“Security forces are also out in full force today. After the unrest of the last three months, they’re taking no chances. The FBI has reported an uptick in domestic terrorist communications, and arrests are up as well. The goal is to have a peaceful transition of power. It wasn’t so long ago that this type of civil unrest following an election would’ve been unthinkable on American soil.”

The reporter touched his ear. “And now we go live to the steps of the U.S. Capitol, where Manuel Castillo is about to be sworn in as the 51st president of the United States.”

The view shifted to show a woman in a purple coat stranding in front of a podium.

“It is my distinct honor to introduce the chief justice of the United States, John Roberts, to administer the presidential oath to the next president of the United States, Manuel R. Castillo.”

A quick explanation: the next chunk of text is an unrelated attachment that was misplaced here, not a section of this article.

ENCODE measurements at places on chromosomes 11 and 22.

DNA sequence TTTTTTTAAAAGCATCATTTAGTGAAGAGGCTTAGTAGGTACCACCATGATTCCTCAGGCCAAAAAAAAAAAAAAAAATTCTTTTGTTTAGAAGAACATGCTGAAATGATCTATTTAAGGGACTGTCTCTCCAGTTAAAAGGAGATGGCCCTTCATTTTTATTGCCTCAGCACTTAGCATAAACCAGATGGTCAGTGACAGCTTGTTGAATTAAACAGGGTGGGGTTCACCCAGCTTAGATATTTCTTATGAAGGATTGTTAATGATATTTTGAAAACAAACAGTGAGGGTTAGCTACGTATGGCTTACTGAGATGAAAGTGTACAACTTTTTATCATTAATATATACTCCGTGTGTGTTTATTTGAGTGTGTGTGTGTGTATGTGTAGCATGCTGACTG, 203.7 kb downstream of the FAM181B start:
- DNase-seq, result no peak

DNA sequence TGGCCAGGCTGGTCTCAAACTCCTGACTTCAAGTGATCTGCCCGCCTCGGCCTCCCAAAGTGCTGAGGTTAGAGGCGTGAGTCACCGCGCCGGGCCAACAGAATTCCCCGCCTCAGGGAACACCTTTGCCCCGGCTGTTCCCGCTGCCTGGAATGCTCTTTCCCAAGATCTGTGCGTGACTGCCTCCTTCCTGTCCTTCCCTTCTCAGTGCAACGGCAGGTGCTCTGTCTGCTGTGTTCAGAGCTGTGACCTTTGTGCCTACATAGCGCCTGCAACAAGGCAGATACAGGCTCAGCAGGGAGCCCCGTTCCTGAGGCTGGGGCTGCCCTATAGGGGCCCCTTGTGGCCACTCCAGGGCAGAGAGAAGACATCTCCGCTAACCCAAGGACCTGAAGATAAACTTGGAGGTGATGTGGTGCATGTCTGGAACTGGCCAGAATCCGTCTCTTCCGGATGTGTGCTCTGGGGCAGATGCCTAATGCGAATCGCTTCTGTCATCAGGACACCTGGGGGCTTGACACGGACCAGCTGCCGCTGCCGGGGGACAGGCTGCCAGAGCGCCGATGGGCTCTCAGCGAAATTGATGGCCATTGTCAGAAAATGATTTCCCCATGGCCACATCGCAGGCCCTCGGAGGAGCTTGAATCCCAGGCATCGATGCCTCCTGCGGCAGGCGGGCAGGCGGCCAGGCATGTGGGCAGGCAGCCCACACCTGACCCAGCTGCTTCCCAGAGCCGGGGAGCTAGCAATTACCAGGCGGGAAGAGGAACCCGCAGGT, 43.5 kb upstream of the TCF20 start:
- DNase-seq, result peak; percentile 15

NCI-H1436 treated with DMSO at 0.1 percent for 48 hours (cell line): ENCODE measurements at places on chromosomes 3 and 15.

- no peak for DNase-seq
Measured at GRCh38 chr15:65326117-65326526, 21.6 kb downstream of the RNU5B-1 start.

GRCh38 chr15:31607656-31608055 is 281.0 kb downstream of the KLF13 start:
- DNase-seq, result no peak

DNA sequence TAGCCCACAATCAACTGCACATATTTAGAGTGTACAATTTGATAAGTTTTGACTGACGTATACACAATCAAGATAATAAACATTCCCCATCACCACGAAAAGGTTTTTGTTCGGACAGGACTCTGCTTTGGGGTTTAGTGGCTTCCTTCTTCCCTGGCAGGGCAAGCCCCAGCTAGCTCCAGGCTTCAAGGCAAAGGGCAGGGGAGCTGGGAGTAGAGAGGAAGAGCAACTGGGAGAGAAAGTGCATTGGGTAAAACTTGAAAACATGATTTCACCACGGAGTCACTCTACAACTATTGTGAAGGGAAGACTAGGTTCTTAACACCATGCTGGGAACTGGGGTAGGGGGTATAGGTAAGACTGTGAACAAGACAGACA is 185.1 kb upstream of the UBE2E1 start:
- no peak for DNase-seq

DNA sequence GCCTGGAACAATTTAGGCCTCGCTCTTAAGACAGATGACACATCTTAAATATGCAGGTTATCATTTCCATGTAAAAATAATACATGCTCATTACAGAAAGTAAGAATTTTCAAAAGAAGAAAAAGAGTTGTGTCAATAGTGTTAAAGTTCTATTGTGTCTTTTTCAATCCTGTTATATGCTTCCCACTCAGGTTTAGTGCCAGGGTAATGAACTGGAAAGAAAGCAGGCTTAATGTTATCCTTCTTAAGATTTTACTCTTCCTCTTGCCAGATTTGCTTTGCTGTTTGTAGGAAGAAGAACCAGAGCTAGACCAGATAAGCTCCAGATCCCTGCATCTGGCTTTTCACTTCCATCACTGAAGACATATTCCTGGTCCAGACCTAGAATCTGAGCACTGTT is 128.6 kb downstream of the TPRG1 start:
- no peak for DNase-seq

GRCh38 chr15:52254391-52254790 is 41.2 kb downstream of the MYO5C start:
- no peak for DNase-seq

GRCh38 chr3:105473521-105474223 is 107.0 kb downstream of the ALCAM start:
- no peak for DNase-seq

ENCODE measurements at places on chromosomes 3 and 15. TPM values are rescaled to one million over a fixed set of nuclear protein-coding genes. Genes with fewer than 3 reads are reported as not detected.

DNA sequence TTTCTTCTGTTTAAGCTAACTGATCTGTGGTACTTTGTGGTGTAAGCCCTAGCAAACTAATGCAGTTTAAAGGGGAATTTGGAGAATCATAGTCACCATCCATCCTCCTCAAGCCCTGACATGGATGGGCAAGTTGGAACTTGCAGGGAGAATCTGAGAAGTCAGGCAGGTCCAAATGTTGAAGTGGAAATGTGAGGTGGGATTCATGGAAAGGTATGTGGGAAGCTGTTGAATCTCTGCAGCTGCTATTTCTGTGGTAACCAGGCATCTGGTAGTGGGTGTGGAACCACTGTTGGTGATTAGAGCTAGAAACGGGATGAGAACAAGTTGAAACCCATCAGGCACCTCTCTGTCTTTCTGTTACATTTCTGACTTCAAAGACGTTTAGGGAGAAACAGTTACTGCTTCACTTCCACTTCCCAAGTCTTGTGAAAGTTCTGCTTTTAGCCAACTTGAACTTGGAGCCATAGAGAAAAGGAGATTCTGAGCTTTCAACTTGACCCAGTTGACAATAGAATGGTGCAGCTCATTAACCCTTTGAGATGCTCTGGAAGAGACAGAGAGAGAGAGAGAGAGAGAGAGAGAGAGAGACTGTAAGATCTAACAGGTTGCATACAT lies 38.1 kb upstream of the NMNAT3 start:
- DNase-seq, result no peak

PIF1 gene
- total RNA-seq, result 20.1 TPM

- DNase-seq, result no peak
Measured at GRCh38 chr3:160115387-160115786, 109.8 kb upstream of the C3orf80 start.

Both Justice Roberts and President-Elect Castillo climbed onto opposite ends of a small platform erected on the stairs. Castillo’s wife, Rosalina, held a large bible in her arms. Her husband placed his left on the bible and held his right hand in the air.

A shot rang out, and Manuel Castillo fell.

“Oh my god!” the reporter cried. “It appears as though the president-elect has been shot!”

People screamed and ran. More shots were fired. Justice Roberts and Rosalina toppled to the ground.

“We’re bringing this to you live, folks. The U.S. has never seen anything like this. It appears as though Manuel Castillo, his wife, and the chief justice have been shot. Security forces are scrambling to contain the crowd and get the president-elect to safety. There’s no word yet on Castillo’s con—”

There was a loud boom and the image cut off.